This is one of the ideas floated by The Changing Face of Shopping Centres which is published by Rawls & Company, the design firm.
The designers, led by Adam Rawls, said: 'Traditionally, shopping centres are closed boxes with little to offer from the outside. Opening up shopping centres would allow retail brands to express themselves externally. In town centres, an open box would allow other associated retailers outside the box to develop and create better integration of the centre into the town.'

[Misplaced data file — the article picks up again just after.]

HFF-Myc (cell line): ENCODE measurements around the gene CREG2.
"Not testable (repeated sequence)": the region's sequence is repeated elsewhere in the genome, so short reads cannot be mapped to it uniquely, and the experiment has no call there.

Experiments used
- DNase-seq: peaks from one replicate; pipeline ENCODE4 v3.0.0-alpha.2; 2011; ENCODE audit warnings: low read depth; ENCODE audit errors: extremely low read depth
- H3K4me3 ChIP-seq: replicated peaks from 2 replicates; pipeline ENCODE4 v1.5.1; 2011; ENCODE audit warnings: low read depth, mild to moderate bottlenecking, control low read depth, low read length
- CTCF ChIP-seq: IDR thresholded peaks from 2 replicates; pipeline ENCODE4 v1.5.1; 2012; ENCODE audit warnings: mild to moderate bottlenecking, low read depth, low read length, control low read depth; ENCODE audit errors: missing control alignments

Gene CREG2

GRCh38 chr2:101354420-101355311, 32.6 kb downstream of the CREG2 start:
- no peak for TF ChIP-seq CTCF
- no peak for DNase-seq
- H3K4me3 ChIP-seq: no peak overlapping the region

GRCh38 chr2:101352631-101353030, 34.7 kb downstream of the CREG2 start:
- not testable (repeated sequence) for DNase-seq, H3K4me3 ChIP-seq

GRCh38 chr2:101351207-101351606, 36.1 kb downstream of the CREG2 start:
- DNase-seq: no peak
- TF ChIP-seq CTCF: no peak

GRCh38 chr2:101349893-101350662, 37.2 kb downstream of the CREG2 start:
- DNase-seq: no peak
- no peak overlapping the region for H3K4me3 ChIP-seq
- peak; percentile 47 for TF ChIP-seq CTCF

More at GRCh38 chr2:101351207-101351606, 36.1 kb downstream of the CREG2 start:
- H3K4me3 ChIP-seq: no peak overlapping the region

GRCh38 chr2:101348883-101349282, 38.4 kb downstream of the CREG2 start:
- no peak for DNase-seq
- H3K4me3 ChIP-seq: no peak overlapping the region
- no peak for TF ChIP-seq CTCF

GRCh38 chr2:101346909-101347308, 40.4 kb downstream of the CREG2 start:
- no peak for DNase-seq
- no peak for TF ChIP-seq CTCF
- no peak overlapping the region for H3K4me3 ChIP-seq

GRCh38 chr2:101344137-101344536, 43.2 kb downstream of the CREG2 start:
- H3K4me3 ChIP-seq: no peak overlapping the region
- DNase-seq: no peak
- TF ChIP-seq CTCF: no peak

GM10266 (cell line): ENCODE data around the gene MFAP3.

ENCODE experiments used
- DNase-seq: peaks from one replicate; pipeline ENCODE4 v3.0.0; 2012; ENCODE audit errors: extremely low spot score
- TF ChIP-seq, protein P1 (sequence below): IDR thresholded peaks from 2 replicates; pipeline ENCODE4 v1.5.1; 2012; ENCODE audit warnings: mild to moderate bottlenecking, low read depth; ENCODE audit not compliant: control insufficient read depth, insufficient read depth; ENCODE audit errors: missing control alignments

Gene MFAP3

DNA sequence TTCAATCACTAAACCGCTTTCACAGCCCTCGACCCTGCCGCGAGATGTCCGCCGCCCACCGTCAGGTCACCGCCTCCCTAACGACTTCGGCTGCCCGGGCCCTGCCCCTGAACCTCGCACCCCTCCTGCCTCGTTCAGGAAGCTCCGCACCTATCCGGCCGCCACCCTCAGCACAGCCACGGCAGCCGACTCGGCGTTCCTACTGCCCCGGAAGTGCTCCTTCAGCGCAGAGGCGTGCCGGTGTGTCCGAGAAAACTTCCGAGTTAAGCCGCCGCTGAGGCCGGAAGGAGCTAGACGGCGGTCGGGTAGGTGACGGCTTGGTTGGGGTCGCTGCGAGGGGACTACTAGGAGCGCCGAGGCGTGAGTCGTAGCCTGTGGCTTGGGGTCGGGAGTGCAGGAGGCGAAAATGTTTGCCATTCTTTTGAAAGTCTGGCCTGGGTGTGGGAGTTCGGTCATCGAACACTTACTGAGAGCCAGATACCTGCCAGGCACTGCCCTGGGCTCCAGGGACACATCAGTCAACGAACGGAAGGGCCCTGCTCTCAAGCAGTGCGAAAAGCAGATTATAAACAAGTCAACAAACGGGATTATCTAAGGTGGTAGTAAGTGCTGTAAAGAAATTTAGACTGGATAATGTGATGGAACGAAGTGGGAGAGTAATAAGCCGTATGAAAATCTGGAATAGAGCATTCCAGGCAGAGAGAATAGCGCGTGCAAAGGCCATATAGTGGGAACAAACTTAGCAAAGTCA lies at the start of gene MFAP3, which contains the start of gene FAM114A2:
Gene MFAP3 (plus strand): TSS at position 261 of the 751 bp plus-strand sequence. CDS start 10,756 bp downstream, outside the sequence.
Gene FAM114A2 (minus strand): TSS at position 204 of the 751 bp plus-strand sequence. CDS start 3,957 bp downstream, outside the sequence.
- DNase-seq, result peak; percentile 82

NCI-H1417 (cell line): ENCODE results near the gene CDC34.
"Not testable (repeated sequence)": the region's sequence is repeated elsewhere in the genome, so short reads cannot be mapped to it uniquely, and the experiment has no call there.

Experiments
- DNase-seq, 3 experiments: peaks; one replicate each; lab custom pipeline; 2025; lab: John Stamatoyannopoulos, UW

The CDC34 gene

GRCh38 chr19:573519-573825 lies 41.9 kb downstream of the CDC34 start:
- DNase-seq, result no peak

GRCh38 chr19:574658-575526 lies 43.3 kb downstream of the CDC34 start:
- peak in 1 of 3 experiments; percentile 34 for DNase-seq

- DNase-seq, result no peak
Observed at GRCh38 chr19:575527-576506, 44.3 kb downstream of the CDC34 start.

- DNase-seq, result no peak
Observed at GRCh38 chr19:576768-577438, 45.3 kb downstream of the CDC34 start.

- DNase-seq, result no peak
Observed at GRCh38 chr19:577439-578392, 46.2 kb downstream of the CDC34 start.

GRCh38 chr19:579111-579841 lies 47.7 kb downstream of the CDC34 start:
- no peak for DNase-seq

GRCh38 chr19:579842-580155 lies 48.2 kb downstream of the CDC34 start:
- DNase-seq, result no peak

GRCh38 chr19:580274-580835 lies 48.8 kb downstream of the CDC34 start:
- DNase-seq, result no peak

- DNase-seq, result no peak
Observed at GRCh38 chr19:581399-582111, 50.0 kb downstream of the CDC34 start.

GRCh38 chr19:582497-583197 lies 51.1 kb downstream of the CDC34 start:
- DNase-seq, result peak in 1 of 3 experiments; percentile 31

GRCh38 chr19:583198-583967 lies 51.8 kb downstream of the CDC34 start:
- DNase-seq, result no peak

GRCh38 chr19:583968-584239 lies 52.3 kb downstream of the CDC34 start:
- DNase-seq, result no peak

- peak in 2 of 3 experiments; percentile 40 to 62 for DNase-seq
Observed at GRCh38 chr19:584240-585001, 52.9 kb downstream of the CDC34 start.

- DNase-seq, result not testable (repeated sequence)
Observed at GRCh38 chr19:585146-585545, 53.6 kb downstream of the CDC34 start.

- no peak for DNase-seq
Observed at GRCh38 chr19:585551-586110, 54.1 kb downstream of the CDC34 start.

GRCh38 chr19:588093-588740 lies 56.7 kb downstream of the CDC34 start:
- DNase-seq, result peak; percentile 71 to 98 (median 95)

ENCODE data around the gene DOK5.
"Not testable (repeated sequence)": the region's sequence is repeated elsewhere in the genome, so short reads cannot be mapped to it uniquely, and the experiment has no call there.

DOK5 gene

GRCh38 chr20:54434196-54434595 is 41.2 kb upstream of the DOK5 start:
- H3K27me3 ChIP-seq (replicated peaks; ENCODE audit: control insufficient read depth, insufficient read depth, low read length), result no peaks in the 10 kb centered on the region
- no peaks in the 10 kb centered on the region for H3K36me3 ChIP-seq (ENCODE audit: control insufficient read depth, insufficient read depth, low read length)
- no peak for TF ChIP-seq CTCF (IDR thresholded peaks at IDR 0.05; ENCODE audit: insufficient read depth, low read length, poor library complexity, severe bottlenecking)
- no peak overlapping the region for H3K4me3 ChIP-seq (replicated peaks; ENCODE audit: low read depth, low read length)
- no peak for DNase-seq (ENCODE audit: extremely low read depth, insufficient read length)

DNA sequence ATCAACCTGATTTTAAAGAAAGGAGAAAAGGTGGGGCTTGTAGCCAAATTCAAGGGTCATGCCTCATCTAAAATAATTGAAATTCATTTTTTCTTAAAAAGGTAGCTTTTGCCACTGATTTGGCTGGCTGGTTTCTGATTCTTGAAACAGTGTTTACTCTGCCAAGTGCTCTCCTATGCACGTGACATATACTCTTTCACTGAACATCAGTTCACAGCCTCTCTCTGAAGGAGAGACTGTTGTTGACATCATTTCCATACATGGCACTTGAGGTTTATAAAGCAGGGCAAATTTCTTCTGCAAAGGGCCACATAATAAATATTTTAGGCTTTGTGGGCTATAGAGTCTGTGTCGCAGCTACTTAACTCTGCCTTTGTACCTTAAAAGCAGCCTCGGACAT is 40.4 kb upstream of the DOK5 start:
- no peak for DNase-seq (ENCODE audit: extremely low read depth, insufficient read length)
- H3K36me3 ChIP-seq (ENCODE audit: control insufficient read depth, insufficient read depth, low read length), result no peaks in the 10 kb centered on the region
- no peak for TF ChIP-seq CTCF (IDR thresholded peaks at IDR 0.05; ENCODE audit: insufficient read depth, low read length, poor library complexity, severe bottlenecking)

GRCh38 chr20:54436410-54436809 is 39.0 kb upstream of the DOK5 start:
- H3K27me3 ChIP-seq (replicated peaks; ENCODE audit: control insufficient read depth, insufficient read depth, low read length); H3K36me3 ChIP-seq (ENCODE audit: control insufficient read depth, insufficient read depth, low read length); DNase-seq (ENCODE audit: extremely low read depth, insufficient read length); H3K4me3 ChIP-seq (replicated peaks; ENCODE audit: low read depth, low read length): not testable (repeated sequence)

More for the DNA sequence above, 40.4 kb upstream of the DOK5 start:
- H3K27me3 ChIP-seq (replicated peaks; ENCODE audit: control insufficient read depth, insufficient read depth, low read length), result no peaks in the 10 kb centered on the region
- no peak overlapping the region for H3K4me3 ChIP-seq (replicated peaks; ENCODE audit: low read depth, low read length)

Rawls, whose clients include MEPC, Prudential Properties, Bourne End Properties and baa McArthur/Glen, called for the break up of the 'linear string of boxes' which makes up a shopping centre, and declares: 'A more imaginative approach to rental is necessary.'
The designers suggested that retailers should lease units opposite each other, so that the mall which divides the units could become a branded walkway where a cafe could relate directly to the retailers.
Rawls believes that such changes should make shopping centres more attractive to the young and fashion conscious.
'Shopping centres must not allow themselves to become dinosaurs. An imaginative strategy of revitalisation must be combined with an enthusiasm for breaking the mould,' said the report.